Replacing combustible cigarettes with vaping in one’s 30s may be associated with key markers of healthy and successful aging, according to a study published in Drug and Alcohol Dependence.
Rick Kosterman, Ph.D., from University of Washington in Seattle, and colleagues used data from the Seattle Social Development Project to identify 156 individuals who used combustible cigarettes (smoked) at age 30 years and smoked or vaped at age 39 years.
The researchers found that among individuals who were smokers at age 30 years, more than one-third (36 percent) adopted vaping some or all of the time by age 39 years. Higher relative vaping frequency was related to four of nine measures of health and functioning when accounting for prior behaviors at age 30 years, including significantly more exercise, more constructive engagement, better physical health, and higher socioeconomic status at age 39 years.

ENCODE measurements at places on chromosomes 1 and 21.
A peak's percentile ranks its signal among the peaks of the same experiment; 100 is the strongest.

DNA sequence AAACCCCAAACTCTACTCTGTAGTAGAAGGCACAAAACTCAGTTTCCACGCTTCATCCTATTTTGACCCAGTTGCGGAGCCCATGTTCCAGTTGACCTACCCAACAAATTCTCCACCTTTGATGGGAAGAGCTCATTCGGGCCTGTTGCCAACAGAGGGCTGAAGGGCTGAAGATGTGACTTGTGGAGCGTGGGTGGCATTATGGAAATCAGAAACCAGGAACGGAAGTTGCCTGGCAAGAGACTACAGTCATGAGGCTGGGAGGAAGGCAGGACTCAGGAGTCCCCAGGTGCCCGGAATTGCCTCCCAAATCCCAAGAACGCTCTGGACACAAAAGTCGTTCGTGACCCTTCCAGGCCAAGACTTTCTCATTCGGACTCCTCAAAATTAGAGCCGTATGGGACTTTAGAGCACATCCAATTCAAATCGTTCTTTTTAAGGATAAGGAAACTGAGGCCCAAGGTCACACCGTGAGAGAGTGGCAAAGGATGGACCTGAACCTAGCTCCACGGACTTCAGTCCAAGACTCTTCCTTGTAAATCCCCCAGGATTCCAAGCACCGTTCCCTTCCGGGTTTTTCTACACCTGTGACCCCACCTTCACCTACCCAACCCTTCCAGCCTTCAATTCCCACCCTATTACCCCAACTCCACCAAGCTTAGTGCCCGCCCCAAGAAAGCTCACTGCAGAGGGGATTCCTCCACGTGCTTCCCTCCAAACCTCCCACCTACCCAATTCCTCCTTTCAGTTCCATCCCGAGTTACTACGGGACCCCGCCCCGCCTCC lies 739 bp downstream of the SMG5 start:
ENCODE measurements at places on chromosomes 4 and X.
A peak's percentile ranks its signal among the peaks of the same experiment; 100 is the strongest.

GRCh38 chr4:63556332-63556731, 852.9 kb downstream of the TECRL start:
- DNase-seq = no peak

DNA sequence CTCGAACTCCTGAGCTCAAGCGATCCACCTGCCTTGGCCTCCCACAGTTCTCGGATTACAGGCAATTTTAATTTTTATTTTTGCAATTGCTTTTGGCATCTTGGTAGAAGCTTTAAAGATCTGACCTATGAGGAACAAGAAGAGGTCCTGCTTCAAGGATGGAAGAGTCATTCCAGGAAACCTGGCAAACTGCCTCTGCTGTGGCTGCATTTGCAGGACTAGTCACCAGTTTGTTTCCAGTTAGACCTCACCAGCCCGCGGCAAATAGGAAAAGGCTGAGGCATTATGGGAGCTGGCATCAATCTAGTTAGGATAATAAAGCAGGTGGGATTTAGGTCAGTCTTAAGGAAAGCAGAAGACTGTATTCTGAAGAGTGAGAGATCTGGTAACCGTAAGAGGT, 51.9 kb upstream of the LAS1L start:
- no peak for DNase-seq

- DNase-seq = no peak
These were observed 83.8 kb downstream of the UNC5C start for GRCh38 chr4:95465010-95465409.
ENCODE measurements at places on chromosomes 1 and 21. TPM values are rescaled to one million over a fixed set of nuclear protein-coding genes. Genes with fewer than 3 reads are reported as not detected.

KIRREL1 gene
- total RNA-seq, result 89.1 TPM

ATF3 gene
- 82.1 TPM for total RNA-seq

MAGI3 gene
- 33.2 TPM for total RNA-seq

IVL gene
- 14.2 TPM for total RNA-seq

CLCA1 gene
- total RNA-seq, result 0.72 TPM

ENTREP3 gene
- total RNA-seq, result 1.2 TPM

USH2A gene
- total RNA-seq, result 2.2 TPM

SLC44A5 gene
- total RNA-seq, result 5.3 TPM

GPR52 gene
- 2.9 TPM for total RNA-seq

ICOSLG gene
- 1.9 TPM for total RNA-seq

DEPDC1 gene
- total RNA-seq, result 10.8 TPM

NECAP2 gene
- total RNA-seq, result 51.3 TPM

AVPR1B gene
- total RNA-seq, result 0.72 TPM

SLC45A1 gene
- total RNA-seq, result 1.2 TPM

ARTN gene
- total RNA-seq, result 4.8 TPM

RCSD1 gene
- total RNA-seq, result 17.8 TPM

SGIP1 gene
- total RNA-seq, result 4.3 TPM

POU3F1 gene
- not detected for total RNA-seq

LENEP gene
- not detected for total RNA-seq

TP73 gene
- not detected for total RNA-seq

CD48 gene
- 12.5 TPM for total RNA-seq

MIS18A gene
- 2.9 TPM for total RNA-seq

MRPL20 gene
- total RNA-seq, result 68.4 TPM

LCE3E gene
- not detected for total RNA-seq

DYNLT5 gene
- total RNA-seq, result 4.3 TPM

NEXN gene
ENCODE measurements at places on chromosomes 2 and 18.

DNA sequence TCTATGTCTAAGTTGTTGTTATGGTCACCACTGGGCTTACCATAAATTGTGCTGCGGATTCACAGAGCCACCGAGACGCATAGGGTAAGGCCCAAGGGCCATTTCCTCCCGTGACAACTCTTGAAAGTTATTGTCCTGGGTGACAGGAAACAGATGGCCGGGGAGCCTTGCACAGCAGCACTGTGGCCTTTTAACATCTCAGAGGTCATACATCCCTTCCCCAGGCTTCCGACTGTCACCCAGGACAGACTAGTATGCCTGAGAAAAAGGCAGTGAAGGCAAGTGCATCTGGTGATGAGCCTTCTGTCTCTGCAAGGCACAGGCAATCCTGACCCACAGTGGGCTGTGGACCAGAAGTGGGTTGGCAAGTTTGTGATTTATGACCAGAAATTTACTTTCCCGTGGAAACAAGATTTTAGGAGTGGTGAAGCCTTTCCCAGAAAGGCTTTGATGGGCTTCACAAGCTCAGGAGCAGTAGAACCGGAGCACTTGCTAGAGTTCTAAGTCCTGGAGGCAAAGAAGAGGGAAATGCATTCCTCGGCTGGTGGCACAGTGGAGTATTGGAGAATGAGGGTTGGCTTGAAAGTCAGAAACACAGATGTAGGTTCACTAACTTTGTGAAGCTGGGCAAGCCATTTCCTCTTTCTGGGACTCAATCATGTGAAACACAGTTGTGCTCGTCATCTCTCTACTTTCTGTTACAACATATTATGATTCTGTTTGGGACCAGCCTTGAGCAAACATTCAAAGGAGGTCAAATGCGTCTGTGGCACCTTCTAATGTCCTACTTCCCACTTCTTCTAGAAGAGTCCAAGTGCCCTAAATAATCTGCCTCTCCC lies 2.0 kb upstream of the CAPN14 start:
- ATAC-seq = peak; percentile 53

“Although the study cannot show a causal relationship, we think that because e-cigarettes have less stigma, less odor, and are less physically harmful, they may increase health-promoting opportunities among smokers,” Kosterman said in a statement. “E-cigarette users may be more likely to be in settings that promote physical activity and have more opportunities to interact with nonsmokers.”